Rent discounts of up to 9.2 per cent in St John’s Wood, Hampstead and Primrose Hill
- Credit: Archant
Stamp duty burden sees popularity of prime rentals rise, along with discounts off initial asking rents
Despite the increased number of prime lets agreed across north London, higher levels of rental stock have seen weekly rents fall, according to the LonRes Summer 2017 review.
In areas of prime London, including St John’s Wood, Hampstead and Primrose Hill, rental stock was up 25 per cent in January to March compared with the same period of 2016.
After this initial surge, the rate of stock increase slowed to 6 per cent between April and June.
In NW8, which covers St John’s Wood, the average rental is now £968 per week, representing a 9.2 per cent discount off of the initial asking rent.
In NW3, which includes Hampstead, Belsize Park and Swiss Cottage rents averaged £703 per week, a discount of 8.4 per cent.
Primrose Hill, Camden Town and Marylebone, covered by the NW1 postcode, say a 7.2 per cent drop, with rents averaging £731 a week.
Achieved rents for prime London are down 3.4 per cent annually.
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With rents falling and prime property prices still rising (just) yields are down from about 4.8 per cent to 3.5 per cent in prime London postcodes.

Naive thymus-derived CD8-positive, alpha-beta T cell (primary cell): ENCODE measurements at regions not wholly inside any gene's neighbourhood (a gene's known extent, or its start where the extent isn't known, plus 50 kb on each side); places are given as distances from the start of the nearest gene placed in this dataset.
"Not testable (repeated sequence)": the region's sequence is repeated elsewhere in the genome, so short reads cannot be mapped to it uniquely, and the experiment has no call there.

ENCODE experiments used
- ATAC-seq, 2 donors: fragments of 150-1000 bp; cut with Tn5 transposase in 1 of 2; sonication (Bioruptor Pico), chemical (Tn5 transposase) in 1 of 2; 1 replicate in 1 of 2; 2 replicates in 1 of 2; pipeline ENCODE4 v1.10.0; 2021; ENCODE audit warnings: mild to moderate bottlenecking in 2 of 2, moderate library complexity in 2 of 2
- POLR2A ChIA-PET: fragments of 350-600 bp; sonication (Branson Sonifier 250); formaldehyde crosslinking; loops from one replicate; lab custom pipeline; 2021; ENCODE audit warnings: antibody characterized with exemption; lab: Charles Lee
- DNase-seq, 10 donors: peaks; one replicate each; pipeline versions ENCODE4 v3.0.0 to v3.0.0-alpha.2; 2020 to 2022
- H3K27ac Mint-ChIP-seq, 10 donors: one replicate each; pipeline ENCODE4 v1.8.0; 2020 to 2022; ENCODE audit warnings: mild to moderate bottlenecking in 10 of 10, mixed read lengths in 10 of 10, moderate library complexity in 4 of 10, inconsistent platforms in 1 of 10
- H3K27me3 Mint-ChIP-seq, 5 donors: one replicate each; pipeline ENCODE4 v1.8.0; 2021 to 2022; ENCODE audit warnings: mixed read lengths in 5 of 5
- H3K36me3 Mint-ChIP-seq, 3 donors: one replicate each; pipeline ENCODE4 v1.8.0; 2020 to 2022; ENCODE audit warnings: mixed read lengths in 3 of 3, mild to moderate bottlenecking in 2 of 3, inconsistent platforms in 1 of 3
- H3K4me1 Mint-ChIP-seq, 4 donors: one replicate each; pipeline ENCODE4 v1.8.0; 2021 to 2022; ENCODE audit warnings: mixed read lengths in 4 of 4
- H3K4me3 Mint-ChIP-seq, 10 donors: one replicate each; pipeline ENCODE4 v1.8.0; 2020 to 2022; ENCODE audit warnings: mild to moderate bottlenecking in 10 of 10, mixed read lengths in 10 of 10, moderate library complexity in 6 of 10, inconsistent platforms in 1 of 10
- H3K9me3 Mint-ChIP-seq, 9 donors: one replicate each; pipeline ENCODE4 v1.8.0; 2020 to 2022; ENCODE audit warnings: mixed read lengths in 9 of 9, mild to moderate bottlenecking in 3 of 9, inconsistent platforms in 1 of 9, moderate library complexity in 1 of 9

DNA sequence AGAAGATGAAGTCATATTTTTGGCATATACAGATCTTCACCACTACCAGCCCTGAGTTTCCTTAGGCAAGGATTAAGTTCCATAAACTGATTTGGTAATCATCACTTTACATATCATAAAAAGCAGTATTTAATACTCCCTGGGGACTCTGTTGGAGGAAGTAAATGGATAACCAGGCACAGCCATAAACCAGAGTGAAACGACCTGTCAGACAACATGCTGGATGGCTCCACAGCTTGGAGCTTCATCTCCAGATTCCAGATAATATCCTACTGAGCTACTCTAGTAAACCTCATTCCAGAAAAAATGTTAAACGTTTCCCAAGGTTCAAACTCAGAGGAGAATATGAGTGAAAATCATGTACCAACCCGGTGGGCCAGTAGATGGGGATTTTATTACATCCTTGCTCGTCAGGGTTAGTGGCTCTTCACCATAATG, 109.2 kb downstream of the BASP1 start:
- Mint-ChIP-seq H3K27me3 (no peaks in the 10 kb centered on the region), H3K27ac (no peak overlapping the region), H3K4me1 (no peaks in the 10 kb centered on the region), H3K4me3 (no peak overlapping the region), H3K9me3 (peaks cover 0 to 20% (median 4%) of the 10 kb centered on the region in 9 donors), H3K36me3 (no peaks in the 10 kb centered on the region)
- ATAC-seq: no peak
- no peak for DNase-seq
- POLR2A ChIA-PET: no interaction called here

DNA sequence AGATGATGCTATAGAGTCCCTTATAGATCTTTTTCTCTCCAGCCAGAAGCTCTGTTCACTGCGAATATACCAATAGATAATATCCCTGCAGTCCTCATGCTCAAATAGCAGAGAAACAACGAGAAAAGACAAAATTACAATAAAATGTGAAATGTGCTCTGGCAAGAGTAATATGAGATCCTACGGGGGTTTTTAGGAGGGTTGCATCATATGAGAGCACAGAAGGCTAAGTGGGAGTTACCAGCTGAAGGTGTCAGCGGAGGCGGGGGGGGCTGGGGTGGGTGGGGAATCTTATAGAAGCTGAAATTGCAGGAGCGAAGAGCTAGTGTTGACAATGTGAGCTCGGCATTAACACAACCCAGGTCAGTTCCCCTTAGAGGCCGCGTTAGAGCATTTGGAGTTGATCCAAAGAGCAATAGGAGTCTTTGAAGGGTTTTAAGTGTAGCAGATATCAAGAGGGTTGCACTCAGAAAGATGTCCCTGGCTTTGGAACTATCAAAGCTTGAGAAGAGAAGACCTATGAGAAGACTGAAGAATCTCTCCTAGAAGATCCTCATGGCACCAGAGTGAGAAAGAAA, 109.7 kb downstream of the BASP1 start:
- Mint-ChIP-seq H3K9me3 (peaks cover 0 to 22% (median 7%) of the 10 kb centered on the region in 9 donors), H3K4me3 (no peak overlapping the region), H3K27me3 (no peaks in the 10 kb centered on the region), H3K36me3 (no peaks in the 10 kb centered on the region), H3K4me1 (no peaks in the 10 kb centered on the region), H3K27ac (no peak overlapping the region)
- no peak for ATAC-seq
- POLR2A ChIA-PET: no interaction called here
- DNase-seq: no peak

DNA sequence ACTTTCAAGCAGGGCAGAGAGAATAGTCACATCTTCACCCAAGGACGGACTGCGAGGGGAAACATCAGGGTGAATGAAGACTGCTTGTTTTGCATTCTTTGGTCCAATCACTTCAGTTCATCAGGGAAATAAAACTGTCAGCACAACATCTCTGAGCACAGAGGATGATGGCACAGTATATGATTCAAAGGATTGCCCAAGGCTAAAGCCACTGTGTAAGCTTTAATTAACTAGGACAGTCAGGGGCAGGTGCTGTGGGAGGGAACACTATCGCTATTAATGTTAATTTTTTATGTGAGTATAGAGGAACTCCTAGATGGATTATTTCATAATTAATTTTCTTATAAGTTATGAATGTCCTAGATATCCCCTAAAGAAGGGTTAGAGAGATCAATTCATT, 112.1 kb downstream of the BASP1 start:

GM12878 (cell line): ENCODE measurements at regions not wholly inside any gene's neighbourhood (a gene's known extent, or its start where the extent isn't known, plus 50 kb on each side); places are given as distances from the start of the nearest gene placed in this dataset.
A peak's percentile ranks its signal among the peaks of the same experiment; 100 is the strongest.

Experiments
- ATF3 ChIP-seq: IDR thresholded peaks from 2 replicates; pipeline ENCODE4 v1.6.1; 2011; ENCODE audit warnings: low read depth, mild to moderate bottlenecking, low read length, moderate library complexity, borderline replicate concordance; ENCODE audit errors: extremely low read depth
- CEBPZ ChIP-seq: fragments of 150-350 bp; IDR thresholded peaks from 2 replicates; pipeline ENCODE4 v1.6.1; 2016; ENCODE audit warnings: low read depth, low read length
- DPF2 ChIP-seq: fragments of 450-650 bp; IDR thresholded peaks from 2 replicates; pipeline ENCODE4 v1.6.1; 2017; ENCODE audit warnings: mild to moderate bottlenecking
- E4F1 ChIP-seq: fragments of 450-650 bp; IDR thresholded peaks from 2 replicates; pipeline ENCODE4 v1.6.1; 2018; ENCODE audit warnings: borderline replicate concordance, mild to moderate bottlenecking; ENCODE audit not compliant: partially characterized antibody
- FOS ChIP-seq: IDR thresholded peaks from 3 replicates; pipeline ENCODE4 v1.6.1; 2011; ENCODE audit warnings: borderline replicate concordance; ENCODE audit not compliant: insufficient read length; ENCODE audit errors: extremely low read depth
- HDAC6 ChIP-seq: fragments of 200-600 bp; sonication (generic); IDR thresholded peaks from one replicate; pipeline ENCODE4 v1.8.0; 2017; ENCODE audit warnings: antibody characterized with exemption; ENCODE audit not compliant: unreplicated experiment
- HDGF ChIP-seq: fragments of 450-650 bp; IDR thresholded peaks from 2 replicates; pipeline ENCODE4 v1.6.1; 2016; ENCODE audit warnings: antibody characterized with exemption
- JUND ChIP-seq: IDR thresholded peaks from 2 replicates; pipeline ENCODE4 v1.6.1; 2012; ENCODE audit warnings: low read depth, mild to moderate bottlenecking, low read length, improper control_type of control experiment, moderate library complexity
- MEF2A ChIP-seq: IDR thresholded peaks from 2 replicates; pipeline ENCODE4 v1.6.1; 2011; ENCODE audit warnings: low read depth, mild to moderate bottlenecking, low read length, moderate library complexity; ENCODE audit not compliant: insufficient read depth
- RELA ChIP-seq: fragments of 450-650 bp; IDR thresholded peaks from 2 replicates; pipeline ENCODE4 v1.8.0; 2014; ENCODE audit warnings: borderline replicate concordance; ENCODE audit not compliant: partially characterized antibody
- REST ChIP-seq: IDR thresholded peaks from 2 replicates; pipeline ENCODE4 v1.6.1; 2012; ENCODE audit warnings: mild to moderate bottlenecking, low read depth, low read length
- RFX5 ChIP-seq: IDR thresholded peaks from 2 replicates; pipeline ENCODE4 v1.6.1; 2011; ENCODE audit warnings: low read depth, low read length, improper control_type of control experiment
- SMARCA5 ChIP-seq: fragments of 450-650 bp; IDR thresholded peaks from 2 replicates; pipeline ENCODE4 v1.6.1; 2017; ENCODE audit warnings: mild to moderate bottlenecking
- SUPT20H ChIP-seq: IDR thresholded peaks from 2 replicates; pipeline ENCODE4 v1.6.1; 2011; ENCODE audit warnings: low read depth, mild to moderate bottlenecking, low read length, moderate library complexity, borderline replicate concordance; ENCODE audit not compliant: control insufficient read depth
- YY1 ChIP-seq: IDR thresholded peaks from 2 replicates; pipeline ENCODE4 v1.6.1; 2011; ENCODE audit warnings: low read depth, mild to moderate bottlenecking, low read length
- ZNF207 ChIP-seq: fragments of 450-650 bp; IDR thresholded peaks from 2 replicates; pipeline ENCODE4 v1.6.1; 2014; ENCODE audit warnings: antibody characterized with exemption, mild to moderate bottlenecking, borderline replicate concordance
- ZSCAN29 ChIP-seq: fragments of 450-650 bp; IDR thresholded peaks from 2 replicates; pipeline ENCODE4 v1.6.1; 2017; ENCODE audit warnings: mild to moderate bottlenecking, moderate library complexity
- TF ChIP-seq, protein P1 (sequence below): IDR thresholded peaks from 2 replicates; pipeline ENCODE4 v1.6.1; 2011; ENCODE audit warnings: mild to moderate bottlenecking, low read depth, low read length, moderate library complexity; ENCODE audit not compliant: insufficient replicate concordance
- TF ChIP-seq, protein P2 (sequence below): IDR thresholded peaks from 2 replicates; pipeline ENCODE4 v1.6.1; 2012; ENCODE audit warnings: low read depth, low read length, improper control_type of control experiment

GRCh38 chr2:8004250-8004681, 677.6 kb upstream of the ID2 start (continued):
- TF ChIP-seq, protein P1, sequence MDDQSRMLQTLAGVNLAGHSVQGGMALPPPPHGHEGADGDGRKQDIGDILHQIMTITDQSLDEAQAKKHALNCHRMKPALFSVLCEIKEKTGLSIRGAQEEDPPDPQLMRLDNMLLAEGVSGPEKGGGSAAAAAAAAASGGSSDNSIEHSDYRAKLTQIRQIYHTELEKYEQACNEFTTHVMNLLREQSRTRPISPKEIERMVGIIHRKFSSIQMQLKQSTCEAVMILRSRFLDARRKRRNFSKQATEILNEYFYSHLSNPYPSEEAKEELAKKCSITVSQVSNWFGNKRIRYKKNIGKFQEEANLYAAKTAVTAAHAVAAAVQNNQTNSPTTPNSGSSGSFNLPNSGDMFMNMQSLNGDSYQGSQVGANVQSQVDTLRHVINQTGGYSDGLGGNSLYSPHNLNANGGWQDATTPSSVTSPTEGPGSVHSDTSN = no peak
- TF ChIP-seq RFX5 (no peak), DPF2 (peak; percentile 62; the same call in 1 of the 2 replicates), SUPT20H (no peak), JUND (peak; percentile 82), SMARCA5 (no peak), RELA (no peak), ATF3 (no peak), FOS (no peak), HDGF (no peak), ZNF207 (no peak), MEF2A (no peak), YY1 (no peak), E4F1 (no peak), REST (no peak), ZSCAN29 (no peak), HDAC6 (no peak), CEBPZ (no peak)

One of the biggest side effects of the stamp duty reforms since the end of 2014 has been the rise in the number renters across prime London.
LonRes confirmed this, putting the number of properties let in prime areas of London up 5 per cent compared with Q2 of 2016. The number of properties sold was down 10 per cent.
“The tax is such a burden it makes sense to either rent or not move home at all,” William Carrington, chairman of LonRes, in the report.
For example, a £25,000 a week rental would cost £1.3 million a year to live in, against the £5,150,000 of stamp duty that would be payable if the same property was bought as a second home.
This would be at the very top end of the market. To incur an effective rate of 14.8 per cent the property would have to be valued at a fraction under £35 million.
The report also blamed slower rates of residential sales on Brexit and assorted factors contributing to general political uncertainty. People who can afford to do so are renting whilst they wait it out.
Whilst there more people renting, there are more prime rentals available for the very same set of reasons. Accidental landlords who can’t sell homes that command higher rates of stamp duty are renting them out to recoup their losses.
Mr Carrington blamed the slowdown on this miscalculated “tax grab” from the Treasury.
“They forgot that the London residential market is part of the economy, not a cash cow needing to be milked,” he said.
“There are better ways to deflate the market than this.”